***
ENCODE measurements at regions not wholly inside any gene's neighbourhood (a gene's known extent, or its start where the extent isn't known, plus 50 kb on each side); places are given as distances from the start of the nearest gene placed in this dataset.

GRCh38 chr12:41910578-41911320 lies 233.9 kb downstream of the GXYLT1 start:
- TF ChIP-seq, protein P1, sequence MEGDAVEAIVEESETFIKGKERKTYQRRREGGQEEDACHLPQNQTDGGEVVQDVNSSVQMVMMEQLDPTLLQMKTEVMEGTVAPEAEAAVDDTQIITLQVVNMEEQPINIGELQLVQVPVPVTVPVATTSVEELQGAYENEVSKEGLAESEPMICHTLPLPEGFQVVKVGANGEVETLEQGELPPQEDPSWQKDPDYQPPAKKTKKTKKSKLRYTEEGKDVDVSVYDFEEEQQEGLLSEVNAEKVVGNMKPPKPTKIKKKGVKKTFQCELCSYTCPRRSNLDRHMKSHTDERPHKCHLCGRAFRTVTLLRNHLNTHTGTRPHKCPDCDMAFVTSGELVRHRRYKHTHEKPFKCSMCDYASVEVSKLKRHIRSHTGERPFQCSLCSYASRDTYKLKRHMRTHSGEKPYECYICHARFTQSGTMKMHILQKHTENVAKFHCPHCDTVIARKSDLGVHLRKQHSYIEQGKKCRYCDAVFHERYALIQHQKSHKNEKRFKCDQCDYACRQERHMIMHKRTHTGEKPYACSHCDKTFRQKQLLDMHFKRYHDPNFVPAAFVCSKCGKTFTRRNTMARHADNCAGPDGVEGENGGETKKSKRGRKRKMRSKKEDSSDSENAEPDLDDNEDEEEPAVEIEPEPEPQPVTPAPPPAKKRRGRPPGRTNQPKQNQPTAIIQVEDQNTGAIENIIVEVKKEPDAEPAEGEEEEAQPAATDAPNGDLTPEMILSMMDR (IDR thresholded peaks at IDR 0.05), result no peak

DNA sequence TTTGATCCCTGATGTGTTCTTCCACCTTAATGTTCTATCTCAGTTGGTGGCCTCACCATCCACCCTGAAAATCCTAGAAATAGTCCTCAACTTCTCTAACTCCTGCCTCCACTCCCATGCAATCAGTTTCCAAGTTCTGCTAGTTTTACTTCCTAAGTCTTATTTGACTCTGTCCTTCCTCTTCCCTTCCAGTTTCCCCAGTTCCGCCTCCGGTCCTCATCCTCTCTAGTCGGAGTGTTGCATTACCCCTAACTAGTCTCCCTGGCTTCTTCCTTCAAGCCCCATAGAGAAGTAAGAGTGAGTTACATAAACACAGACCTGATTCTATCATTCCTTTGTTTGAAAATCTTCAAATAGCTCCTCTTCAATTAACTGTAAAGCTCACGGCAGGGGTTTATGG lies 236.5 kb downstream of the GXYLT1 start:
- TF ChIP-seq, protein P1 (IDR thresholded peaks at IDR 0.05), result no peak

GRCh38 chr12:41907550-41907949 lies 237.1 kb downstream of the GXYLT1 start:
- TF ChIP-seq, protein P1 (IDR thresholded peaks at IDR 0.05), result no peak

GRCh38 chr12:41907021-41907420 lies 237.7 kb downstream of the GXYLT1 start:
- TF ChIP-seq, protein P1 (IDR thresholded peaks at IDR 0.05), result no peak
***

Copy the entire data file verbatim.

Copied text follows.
ENCODE measurements at regions not wholly inside any gene's neighbourhood (a gene's known extent, or its start where the extent isn't known, plus 50 kb on each side); places are given as distances from the start of the nearest gene placed in this dataset.

GRCh38 chr12:41910578-41911320 lies 233.9 kb downstream of the GXYLT1 start:
- TF ChIP-seq, protein P1, sequence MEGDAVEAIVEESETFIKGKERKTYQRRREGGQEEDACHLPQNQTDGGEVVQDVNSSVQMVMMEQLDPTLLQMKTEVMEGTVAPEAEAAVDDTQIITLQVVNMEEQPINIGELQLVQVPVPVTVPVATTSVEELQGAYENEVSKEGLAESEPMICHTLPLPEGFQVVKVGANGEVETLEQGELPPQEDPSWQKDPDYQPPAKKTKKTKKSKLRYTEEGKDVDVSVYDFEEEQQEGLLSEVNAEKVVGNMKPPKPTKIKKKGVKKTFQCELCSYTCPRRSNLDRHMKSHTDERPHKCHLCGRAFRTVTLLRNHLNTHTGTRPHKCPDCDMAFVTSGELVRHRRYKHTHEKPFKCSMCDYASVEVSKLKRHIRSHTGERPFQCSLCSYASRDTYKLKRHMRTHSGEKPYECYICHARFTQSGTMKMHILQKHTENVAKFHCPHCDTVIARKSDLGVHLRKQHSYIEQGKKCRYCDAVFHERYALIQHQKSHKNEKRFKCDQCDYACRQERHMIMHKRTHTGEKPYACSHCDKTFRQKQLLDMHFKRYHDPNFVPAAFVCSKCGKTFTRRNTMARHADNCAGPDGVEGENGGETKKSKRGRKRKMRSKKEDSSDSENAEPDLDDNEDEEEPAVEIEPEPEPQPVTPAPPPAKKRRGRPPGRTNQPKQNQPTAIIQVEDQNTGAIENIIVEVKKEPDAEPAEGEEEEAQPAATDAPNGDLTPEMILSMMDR (IDR thresholded peaks at IDR 0.05), result no peak

DNA sequence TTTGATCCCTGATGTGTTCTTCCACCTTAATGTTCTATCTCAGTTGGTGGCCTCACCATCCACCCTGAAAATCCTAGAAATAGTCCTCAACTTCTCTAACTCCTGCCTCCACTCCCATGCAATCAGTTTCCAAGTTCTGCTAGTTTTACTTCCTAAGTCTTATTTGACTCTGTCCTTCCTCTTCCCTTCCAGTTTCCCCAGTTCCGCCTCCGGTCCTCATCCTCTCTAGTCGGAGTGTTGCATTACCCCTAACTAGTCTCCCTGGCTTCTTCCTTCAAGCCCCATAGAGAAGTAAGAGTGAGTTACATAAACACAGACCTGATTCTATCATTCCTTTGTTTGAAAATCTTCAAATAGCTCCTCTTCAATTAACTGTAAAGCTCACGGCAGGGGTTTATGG lies 236.5 kb downstream of the GXYLT1 start:
- TF ChIP-seq, protein P1 (IDR thresholded peaks at IDR 0.05), result no peak

GRCh38 chr12:41907550-41907949 lies 237.1 kb downstream of the GXYLT1 start:
- TF ChIP-seq, protein P1 (IDR thresholded peaks at IDR 0.05), result no peak

GRCh38 chr12:41907021-41907420 lies 237.7 kb downstream of the GXYLT1 start:
- TF ChIP-seq, protein P1 (IDR thresholded peaks at IDR 0.05), result no peak